extended. The way I interpret the chart is that if I were to connect the
    motor to a single bank of three series connected 230 amp-hour batteries,
    I could run your motor at full load at 1,275 rpm for an hour which would
    deplete the batteries by 117 amp-hours or about 51% of their capacity.
    The amount of distance this would take the boat would, of course, depend
    on how fast the motors pushed the boat through the water which is
    dependent on the boats drag. The goal here is 5-7 knots.

    What does the motor controller cost and how does it vary the power to
    the motor? I would prefer a controller that uses a chopper rather than
    resistance to vary the speed of the motor since recharging the battery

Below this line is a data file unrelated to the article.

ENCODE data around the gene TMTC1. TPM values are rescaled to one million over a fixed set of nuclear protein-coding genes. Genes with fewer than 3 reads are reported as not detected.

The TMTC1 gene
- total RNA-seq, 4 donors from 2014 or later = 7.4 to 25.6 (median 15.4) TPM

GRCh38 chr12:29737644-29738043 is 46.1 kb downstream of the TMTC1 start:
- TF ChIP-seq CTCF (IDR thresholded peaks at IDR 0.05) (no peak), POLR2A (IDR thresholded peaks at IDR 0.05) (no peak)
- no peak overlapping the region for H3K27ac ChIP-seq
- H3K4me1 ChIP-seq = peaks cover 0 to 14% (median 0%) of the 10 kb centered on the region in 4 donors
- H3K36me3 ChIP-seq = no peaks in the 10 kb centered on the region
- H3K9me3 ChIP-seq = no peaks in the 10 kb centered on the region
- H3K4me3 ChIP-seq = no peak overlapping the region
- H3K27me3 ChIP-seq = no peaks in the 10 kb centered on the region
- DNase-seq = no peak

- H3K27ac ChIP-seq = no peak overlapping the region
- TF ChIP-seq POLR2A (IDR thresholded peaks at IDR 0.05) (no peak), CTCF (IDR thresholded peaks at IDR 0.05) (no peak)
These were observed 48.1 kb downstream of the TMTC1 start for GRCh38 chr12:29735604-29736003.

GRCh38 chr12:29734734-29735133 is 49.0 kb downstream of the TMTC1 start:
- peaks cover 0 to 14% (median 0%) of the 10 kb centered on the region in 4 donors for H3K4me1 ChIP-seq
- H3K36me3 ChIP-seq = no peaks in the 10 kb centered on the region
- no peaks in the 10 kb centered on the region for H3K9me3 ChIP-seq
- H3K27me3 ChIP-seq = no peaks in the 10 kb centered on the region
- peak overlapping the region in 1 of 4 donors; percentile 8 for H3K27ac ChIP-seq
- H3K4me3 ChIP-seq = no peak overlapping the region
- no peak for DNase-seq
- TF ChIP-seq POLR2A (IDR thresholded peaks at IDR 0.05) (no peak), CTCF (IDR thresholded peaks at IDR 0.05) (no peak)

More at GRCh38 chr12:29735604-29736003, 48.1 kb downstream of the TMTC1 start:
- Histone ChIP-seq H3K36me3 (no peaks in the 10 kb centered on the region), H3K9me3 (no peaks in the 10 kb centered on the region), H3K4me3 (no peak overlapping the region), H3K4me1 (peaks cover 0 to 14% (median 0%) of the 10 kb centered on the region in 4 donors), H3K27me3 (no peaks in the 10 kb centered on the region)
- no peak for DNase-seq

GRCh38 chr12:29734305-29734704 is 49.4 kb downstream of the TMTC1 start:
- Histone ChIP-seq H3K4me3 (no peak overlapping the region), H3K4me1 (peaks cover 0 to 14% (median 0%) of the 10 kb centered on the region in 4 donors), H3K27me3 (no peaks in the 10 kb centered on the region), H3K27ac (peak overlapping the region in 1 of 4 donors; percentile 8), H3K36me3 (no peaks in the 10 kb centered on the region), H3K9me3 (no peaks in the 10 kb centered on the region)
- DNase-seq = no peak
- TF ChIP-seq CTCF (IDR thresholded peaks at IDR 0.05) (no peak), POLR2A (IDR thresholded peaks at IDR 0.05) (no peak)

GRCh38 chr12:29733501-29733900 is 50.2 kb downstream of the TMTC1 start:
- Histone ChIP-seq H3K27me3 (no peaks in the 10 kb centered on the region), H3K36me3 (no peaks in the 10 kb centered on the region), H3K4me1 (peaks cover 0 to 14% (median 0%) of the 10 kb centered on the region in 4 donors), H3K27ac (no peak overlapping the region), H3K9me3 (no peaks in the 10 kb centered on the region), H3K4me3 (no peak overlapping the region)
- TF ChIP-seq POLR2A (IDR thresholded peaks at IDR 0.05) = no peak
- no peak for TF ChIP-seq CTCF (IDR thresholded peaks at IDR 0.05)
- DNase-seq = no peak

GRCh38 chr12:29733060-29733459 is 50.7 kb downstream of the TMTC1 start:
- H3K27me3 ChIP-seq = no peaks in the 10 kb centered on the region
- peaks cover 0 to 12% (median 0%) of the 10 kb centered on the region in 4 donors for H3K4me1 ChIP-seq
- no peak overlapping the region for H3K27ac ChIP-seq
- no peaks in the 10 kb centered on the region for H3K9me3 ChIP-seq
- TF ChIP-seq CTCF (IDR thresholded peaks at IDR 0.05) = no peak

bank is going to be a problem since the main way will be to use the
    motor as a generator while the boat is sailing.

    Can one of these motors be connected to a small diesel engine to create
    a generator set that would produce enough power to directly drive the
    motor driving the propellor? This might be used to use the motor over a
    more prolonged period of time. If so, what is the size of such an

    >>> "Trevor Lees" <> 9/15/04 22:34 >>>
    Thank you for your email.

    It is not possible to produce 10 - 15Hp @ 12v using our technology and they
    cannot be submerged in water the salt will react with the brushes and breakdown very quickly.

    I would suggest our motor LEM-200-D135 @ 24 - 48v would be more suitable with a Curtis controller, see attached performance curves and if you feel this is what you require then we will supply further details.
    Regards Trevor Lees

    Sent: 15 September 2004 21:34
    Subject: boat motor